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BBC 6 minute English-Road safety for cyclists

BBC 6 minute English-Road safety for cyclists

BBC 6 minute English-Road safety for cyclists

   

Transcript of the podcast

NB: This is not a word-for-word transcript

Jennifer: Hello and welcome to 6 Minute English from bbclearningenglish.com. My name is Jennifer and I’m joined in the studio by Neil

Neil: Hello. In this programme, we look at a story in the news and teach you some new vocabulary and expressions along the way

Jennifer: In this episode, we’re going to be talking about cycling and how to keep safe on the road. Do you cycle, Neil

Neil: Yes I do. I use my bike to commute, or travel to work. It’s quite a long journey, but it’s much cheaper than taking the Tube or the train. What about you, Jen

Jennifer: Well I’ve just bought a folding bike – that’s a bike that you can take apart, fold up and carry if you don’t want to ride it. For me, it’s a good way to get fit

Neil: A folding bike is very handy. But they are very expensive

Jennifer: You can hire bicycles for short journeys in London. It leads me on to today’s question

Neil: OK, what is it

Jennifer: A record number of bikes were hired on one day during the London Olympic Games in 2012. But how many times were bikes borrowed on this day? Was it

a) 15,000

b) 31,000

c) 47,000

Neil: Well, those are all very high numbers, but I’m going to guess c) 47,000

Jennifer: We’ll find out if you’re right at the end of the programme. So, let’s go back to our story about cycling. We’ve said that the advantages are that it is a good way to get fit and a cheap way to travel. But, are there any disadvantages

Neil: I suppose that it can be a dangerous way to travel if you’re cycling in a city centre, especially in heavy traffic. Heavy traffic means lots of cars or other vehicles on the road

Jennifer: Many cyclists now wear helmet cameras – a device attached to their cycling helmet – so that they can film people who drive dangerously

Neil: Listen to this clip of London cyclist Ben Porter. Why did he start using a helmet camera

Ben Porter, cyclist

I first got the camera because I’d had trouble convincing friends and family of what actually happened on the roads, and I’d thought that having a camera and footage would be a good way of explaining what it’s like to be a cyclist on the road. I always saw it as some form of insurance and it did feel like, as a cyclist, I didn’t have as much behind me as, say, a car driver with an insurance company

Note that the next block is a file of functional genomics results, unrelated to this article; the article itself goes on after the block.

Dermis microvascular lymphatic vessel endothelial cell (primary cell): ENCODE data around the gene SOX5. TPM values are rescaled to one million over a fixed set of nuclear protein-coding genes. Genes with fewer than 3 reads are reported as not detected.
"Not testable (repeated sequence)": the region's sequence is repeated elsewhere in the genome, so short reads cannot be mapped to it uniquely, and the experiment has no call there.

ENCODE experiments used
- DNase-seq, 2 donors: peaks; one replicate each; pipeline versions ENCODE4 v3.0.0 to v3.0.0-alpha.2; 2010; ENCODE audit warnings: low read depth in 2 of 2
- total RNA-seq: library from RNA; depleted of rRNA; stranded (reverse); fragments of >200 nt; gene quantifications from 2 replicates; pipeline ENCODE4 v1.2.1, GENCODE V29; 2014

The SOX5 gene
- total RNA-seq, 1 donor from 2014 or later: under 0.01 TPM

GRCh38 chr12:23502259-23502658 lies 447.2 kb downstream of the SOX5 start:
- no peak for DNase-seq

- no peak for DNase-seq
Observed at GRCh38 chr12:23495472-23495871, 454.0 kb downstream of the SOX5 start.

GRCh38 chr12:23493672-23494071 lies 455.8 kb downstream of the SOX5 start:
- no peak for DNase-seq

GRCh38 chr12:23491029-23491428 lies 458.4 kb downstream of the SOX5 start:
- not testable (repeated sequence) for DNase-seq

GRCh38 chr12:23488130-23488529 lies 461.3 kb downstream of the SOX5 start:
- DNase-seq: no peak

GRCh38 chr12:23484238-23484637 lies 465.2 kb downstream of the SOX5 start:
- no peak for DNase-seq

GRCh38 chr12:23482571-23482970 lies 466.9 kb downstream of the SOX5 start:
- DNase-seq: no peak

Jennifer: So, that was cyclist Ben Porter. He said he thought that having a camera and footage would be a good way to explain what it’s like to be a cyclist on the road

Neil: Footage is what a video camera records. When the camera is attached to your head, the footage shows the journey from your point of view

Jennifer: Ben Porter gave another reason why he started to use the camera. Did you hear what it was

Neil: He said it was a form of insurance. That means it gives the cyclist a form of protection

Jennifer: Let’s hear that clip of Ben again. Listen this time for the words ‘footage’ and insurance

Ben Porter, cyclist

I first got the camera because I’d had trouble convincing friends and family of what actually happened on the roads, and I’d thought that having a camera and footage would be a good way of explaining what it’s like to be a cyclist on the road. I always saw it as some form of insurance and it did feel like, as a cyclist, I didn’t have as much behind me as, say, a car driver with an insurance company

Neil: So, Ben got the camera so that he could show what it’s like to be a cyclist on the road, and also to protect himself from blame if there was an accident

Jennifer: Having a camera can give you peace of mind – it can make you feel safer in terms of the law – but it can’t stop you from being hit by a car. How do you think cyclists could be safer, Neil

Neil: I think that both cyclists and drivers need to pay attention to The Highway Code. The Highway Code is a list of rules that drivers and cyclists must obey – or do. How do you think cyclists could be safer

Jennifer: I think it’s important to be visible – for other road users to know you’re there. Many people wear fluorescent clothing which is very bright and reflective

Neil: And don’t forget – a helmet could save your life

Jennifer: Time now to get the answer to the quiz. I asked how many bicycles were borrowed on one day in London during the 2012 Olympics. Was it

a) 15,000

b) 31,000

c) 47,000

Neil: And I guessed c) 47,000

Jennifer: And you were right

Neil: Aha

Jennifer: On that day alone, bikes were hired 47,105 times

Neil: Well, that is a lot of cycling. There must have been lots of tired people in London that day

Jennifer: I’m sure! Do join us again for another edition of 6 Minute English from BBC Learning English. Bye

Neil: Bye

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